A welcome delay to US-Asean meeting

The paper says South-east Asia is more interested in keeping its economic gear turning and protecting its people from the pandemic and the specter of open conflict.


United States President Joe Biden attends the virtual US-ASEAN Summit on Oct. 26, 2021 from the South Court Auditorium of the White House in Washington, DC. (AFP/Nicholas Kamm)

March 31, 2022

JAKARTA – Tuesday could have been the day we witnessed United States President Joe Biden host his ASEAN counterparts and announce closer cooperation in the Indo-Pacific. We should be content, however, that the meeting was “postponed” for many reasons, particularly because this gives all sides time for pause and reflection.

For one, it would have been a logistical nightmare and a health risk for Southeast Asian leaders to travel to the US, given that the COVID-19 situation in each ASEAN country is nuanced.

For another, Washington seems to be preoccupied with its Russia policy over its unprompted invasion of Ukraine last month, almost to the point that observers are convinced it is still 1962 and ASEAN does not exist yet.

There is little doubt that a joint statement on Ukraine would have been issued if a US-ASEAN Summit were staged at this point in time, even if the exact wording might be less obvious than what anyone thinks.

Few from the region would be eager to take a side after watching the US seek leverage in the regional rivalry with fellow superpower China, when it clearly showed a willingness to sidestep ASEAN in forming the AUKUS alliance and the Quadrilateral Security Dialogue (Quad), the latter involving ASEAN partners Australia, India and Japan.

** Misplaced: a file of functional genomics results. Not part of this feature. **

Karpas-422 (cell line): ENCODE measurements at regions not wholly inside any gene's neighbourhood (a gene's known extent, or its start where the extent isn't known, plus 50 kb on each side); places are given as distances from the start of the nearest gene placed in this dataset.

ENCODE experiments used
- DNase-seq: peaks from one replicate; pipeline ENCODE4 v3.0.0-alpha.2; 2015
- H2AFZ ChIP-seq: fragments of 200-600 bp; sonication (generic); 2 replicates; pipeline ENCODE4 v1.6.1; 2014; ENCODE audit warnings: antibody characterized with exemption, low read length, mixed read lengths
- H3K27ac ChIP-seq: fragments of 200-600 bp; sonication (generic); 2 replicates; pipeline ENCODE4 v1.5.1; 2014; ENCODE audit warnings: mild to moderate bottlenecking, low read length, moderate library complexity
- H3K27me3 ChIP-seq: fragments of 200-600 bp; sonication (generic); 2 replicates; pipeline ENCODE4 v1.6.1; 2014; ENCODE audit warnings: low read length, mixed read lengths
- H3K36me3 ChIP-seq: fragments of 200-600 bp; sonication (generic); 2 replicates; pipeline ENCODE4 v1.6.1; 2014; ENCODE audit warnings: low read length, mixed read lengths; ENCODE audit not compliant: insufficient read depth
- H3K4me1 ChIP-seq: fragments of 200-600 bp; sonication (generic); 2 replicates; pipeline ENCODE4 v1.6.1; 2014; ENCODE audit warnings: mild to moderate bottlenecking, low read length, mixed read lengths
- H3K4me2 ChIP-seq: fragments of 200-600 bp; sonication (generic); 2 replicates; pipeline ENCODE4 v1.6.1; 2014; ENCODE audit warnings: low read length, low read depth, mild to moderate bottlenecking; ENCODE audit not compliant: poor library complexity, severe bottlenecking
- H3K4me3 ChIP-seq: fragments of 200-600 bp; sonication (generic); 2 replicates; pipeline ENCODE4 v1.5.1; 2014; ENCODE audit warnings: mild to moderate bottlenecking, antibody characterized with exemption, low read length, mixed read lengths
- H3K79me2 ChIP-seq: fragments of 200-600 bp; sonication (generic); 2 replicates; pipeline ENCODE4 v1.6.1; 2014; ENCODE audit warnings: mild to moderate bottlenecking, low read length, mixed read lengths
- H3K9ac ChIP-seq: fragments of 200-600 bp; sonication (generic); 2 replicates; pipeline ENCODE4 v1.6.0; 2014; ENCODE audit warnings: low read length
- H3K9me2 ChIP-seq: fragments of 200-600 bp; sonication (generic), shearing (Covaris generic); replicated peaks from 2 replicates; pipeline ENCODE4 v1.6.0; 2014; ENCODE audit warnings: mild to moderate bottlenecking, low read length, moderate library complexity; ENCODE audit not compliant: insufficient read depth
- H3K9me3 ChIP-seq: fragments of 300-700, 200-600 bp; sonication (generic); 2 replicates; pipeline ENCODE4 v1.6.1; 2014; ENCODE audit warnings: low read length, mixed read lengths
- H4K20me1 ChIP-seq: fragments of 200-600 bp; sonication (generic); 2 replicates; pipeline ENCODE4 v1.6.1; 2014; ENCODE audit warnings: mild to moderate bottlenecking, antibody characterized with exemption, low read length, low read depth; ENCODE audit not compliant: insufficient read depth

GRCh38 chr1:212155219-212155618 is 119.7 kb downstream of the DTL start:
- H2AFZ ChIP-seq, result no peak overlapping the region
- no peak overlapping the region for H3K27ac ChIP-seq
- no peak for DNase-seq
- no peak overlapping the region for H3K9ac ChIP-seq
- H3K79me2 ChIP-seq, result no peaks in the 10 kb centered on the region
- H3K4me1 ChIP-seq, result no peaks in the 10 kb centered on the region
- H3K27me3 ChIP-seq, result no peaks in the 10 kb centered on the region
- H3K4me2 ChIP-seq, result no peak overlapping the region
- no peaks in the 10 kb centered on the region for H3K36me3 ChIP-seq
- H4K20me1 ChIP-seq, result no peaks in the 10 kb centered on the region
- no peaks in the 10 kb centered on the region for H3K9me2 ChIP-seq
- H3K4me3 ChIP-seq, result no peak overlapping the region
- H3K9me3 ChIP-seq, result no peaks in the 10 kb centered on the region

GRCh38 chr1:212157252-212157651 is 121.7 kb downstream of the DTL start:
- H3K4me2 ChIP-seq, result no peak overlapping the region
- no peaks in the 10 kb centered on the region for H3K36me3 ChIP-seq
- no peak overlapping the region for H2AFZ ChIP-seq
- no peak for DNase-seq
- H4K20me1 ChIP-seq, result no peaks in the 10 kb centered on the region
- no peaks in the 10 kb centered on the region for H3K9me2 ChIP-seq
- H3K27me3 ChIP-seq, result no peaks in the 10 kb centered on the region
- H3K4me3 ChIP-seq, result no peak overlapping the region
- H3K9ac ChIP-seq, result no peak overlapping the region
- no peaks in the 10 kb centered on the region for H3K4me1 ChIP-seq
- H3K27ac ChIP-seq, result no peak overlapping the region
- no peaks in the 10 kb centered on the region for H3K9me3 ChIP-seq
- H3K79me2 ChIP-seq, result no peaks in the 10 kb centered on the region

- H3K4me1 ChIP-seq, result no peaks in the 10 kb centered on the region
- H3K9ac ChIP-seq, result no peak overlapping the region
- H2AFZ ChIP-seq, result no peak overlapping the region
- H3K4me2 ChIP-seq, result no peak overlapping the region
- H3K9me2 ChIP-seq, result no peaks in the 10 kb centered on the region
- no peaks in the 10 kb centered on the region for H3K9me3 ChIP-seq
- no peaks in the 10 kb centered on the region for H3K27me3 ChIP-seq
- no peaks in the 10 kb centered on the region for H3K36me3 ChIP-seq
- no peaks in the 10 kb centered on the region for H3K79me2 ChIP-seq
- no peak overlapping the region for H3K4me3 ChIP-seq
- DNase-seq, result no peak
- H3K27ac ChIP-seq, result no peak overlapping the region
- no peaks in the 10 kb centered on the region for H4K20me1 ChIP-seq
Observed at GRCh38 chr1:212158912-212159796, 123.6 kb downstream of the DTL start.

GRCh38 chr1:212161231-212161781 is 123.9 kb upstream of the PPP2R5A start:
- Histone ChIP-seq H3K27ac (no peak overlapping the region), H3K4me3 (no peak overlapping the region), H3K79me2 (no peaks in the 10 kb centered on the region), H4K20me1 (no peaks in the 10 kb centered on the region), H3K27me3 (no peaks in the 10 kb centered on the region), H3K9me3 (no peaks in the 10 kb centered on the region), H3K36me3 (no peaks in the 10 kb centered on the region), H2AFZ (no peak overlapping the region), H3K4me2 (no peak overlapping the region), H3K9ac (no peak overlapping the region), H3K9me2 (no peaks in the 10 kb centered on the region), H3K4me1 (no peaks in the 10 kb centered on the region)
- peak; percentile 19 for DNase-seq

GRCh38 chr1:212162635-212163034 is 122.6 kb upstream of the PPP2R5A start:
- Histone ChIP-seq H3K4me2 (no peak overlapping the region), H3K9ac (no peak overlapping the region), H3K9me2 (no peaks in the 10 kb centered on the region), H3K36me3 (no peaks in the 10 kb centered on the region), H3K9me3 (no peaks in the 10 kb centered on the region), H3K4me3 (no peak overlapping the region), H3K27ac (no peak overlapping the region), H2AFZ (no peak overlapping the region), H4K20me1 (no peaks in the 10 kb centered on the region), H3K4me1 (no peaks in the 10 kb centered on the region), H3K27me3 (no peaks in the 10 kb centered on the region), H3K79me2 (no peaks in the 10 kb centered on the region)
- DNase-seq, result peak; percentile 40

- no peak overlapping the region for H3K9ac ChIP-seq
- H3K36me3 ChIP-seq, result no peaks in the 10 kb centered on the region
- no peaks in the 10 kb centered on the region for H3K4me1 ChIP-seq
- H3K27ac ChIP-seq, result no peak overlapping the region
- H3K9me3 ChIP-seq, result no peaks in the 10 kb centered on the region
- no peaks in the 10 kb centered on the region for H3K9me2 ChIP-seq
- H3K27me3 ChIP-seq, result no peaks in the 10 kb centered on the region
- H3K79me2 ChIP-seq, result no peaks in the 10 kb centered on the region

In the end, Southeast Asia is more interested in keeping its economic gear turning and protecting its people from the pandemic and the specter of open conflict.

The West’s preoccupation with Ukraine has also largely overshadowed Southeast Asia’s own humanitarian tragedy that is still unfolding in Myanmar, more than a year after the junta forcibly ousted the democratically elected civilian government.

More than 1,700 people have been killed and almost 13,000 others arrested since the February 2021 coup, according to one human rights group.

In light of recent developments, it is difficult to believe the junta will agree to anything but an election sometime next year, albeit one that is likely to be rigged.

On Sunday, the Myanmar junta swore to wipe out the anti-coup opposition it labeled “terrorists”, flying in the face of recent ASEAN efforts at conflict resolution.

Given this context, the Ukraine crisis could set a dangerous precedent for aspiring dictators or illicit military regimes like the one in Myanmar, considering that Washington and its allies still don’t seem to have a solution for aggressors like Russia.

Other players may yet seek to exploit this perceived waning of US influence in the region and on the global stage.

While some may credit ASEAN chair Cambodia for advancing the regional agenda against the backdrop of rising geopolitical competition, any political capital it may gain is likely to be spent by its autocratic leader Hun Sen on his 2023 reelection bid.

The same may as well apply to the son of a former dictator in the Philippines this year, the current coup leader in Thailand next year, and even in Indonesia, where the political elite is trying to breath life into potentially extending the term of President Joko Widodo beyond 2024.

Yes, the war in Ukraine is indeed on a larger scale than what is happening in Myanmar. But it does seem as though the West is more interested in dealing a crippling blow to Russia than ending antidemocratic violence on principle.

So the next time the US thinks about hosting ASEAN leaders, it would do well to keep the region’s interests in mind and lead by example.

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